Batasang Pambansa Complex: 5 Facts About The Batasan Worth Knowing - Pinoy Builders

Batasang Pambansa Complex: 5 Facts About The Batasan Worth Knowing

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The Batasang Pambansa Complex, also known as the Batasan, is currently the seat of the House of Representatives of the Philippines. 


The Batasang Pambansa, a former legislature in the Philippines, made its home in the complex in 1878. Following the restoration of the bicameral Congress in 1987, the complex became home to the House of Representatives but still kept its name. While the House of Representatives makes its office in the Batasan, the Senate (the upper house of Congress) does not make its seat in the Batasan but in the GSIS Building in Pasay. 


Image from The Manila Standard


In line with President Ferdinand Marcos Jr.’s first State of the Nation Address to be held at the Batasan, here are five facts that you might not know about this building. 


Five Facts About the Batasang Pambansa Complex


The Batasang Pambansa Complex is a historic building that still stands today. After being a project of the Philippine Commonwealth and then becoming a part of the Government post-Martial Law. It has stood the test of time, albeit; it has also seen many officials come and go. 


Image from the Official Gazette


There is much to know about this historic complex and here are five of them: 


It Stands At The Location of the Philippine Capitol Building 

The roots of the Batasang Pambansa Complex began before the 1970s. It presently stands at the location of what was the Philippine Capitol Building when Quezon City was declared the country’s capital in 1948. The construction, however, didn’t continue because of the changing of architects and the lack of funds. 


Image from Lakbay ng Lakan


The House of Representatives officially made its home in the complex in 1987.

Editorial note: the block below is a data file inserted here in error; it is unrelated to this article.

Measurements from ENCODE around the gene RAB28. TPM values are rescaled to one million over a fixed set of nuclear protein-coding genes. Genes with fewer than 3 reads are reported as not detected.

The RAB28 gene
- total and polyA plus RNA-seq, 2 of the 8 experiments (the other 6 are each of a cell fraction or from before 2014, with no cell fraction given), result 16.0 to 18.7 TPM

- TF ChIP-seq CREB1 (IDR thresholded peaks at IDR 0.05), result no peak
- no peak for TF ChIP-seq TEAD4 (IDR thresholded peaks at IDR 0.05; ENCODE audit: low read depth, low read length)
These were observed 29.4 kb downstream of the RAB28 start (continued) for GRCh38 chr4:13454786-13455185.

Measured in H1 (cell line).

It Has a Classic Brutalist Style with Filipino Features

From the 1950s to the 1970s, Brutalism was a popular style for government and institutional buildings. The design trademark features large expanses of raw concrete with massic and linear structures. The building’s first architect, Arch. Felipe Marcelo Mendoza, added a touch of Filipiniana elements to the Batasang Pambansa with a Bahay Kubo-style roof. 


The Interiors Represent Magnificence and Power 

Another trademark of Brutalism is its spacious and sweeping interiors which are also present in the Batasan. Most of its halls have very high and dramatic soffit ceilings with lights that will mimic sunlight. Because of what the building stands for, it is no surprise that the Brutalist design would complement the power and the grandiosity that the building symbolizes for the country and the lawmakers. ‘


Image from the DCCD Engineering Corporation


The Batasan Had Three Architects 

The master plans for the building were first laid out by Architect Federico Ilustre in 1956 when it was planned to have the country’s Capitol on Batasan Hills (formerly Constitution Hills). However, because of public demand, Architect Anselmo Alquinto took over the project and created a new master plan to replace what was made. The construction of the building began in the 1960s but was later halted because of funding problems. 

Architect Felipe Mendoza was called upon by former President Ferdinand Marcos Sr., in 1973 to design what is now the current Batasan and the entire complex. 


The Batasan Was Recently Renovated to Accommodate the Incoming 19th Congress

The Batasang Pambansa plenary hall used to only host 150 lawmakers but because the incoming 19th Congress had 315 House members, there was a need to make more space. Now, the Batasan can accommodate about 350 lawmakers. However, the downside of the renovation is that there is now limited gallery space for the public who want to witness legislative proceedings. Now, the plenary hall is elevated and now resembles that of an amphitheater. 


Image from the Philippine Information Agency


Today, the Batasang Pambansa Complex still stands as a historic building that continues to serve the country. 



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